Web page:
Based on recent SANEA lecture I would like to see the net metering take into account peak and off peak generation value. The value of straight PV without storage seems to me to be limited. In a domestic situation, battery storage can be an option, in which case grid operators (Eskom or otherwise) would more be more likely to embrace the technology. Or am I just hopelessly naive?

    • Richard W

      Steady on, Anton! Everything immediately? How about a bit of prioritisation?
      To keep procuring renewable energy generation makes great sense, including for its short lead time and the fact that investors have not been able to get enough. Scaling up and providing assurance of sustained procurement will also improve prospects for localisation and thus realising the higher job creation potential of these technologies compared to stock energy options. The cap on renewable energy that has been imposed through the IRP proses must certainly be lifted.
      Energy efficiency and demand side management are also obvious priorities with short term returns, so even Eskom’s efforts in this regard do merit support. However, going all gung ho on fossil fuels offers far less prospect of relief to short term constraints and smacks of opportunism. Endorsing recommendations of the Coal Road Map is reckless and extending the life of existing coal-fired plant is also not an immediate priority.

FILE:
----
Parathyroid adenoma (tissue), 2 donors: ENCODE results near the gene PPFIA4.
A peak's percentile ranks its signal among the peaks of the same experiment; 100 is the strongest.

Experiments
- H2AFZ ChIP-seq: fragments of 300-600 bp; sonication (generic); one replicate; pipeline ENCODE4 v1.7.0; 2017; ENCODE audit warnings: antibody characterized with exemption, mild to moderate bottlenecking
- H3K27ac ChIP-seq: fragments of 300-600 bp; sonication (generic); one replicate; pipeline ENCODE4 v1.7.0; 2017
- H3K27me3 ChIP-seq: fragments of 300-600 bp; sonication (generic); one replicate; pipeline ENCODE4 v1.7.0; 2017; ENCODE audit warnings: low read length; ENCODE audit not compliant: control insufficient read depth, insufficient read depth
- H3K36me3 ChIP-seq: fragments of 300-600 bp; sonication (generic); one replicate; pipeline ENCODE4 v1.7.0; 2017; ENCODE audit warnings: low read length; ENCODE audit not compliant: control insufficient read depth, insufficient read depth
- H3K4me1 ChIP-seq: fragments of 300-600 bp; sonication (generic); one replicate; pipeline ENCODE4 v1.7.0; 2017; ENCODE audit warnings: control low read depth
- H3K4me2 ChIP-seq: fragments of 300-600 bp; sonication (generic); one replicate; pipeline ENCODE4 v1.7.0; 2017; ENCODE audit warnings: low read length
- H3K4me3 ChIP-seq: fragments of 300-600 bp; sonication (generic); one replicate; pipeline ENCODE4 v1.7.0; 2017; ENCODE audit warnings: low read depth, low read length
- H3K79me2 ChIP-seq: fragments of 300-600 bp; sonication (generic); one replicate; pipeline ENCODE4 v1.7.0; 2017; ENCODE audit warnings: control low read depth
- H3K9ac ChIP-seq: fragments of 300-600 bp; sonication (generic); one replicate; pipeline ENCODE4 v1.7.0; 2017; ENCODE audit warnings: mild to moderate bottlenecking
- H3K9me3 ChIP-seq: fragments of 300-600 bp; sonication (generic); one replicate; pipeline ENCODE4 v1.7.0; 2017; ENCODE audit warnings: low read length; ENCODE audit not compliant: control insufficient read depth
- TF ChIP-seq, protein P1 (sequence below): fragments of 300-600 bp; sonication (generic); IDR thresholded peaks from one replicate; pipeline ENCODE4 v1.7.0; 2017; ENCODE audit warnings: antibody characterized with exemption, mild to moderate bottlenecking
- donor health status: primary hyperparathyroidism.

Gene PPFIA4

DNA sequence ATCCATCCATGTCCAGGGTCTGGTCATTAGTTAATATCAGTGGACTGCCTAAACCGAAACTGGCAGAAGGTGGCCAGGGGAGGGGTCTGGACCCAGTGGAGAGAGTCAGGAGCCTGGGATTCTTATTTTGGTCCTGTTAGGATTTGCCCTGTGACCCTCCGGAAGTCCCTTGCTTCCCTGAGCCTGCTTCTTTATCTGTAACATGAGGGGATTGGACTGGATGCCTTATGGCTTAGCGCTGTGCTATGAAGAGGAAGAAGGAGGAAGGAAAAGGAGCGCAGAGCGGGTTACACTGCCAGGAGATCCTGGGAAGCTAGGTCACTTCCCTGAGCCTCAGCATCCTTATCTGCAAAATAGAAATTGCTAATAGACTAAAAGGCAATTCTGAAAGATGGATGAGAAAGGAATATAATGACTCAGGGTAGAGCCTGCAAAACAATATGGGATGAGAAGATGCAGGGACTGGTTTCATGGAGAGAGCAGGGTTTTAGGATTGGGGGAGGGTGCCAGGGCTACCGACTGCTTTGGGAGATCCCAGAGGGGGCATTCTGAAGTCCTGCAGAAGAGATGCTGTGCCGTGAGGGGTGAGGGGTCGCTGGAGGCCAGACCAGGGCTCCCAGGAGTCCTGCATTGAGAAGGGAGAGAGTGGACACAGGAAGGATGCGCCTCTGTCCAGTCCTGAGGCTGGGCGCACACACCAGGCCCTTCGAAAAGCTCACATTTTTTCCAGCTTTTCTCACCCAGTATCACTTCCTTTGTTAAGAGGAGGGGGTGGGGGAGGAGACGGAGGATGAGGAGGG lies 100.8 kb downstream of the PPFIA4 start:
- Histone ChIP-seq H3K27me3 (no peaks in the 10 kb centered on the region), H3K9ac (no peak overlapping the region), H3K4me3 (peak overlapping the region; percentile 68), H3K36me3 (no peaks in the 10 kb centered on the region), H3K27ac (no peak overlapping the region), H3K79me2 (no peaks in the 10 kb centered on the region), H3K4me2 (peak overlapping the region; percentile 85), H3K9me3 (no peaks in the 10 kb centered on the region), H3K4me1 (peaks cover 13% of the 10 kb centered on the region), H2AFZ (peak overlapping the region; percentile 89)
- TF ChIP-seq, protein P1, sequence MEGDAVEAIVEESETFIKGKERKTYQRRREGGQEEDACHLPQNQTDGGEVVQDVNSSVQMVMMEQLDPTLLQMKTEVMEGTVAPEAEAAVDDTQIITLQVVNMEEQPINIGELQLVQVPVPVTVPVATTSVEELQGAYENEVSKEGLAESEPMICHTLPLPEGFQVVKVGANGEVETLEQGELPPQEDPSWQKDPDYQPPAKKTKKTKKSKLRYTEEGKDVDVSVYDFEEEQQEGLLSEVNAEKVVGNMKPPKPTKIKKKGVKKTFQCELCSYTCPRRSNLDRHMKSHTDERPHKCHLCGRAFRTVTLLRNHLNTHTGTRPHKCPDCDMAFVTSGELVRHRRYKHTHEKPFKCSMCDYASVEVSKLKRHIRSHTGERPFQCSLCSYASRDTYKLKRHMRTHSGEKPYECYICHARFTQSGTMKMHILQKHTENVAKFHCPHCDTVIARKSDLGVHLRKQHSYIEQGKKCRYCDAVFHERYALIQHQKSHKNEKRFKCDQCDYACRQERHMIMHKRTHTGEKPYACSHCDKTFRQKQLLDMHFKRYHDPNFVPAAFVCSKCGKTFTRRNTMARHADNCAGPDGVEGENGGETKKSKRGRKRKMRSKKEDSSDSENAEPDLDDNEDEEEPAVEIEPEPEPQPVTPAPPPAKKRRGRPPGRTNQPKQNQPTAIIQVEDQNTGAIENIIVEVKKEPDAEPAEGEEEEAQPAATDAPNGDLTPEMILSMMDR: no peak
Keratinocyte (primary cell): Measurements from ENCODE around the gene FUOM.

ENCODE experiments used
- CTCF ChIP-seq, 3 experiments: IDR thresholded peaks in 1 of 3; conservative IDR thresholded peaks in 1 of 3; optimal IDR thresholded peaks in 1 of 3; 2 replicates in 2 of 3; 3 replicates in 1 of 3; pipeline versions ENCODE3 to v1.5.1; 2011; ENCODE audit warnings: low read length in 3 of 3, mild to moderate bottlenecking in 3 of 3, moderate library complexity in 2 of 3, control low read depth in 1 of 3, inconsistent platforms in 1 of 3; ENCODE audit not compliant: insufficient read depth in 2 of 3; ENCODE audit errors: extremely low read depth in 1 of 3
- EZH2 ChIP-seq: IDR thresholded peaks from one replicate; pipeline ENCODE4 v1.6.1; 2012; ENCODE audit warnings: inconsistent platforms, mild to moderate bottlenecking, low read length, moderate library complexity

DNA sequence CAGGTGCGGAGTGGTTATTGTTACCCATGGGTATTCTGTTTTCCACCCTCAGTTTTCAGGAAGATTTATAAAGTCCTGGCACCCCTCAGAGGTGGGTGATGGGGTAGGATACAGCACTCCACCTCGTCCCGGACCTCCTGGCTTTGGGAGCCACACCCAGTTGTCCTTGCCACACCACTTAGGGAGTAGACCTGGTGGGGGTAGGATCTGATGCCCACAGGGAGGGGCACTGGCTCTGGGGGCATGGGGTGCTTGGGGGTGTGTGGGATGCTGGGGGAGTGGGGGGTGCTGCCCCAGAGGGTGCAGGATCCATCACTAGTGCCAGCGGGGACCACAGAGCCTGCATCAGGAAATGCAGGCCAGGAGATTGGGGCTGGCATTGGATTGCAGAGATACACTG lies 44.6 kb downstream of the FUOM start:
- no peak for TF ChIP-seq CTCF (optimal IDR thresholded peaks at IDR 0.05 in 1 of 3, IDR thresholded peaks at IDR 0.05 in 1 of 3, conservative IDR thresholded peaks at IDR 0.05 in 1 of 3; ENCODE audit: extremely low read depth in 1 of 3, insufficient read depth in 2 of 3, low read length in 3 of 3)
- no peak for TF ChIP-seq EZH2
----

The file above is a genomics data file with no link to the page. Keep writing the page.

The most aggressive fast-tracking of fracking is not going to deliver substantial new energy supply this decade, even if economically viable reserves are there to be found, so there in nothing to justify the amplification of risks of a frantic approach, either for shale gas or coal-bed methane. Importing Liquified Natural Gas is a far more reliable and timely option that is also compatible with our long term plans in providing bridging to a low carbon economy.
      There is more than enough for our new minister to do finally getting resolute for developing renewable energy industries and efficiency, without seeking to use the electricity supply crisis as a platform for deepening our dependence on coal.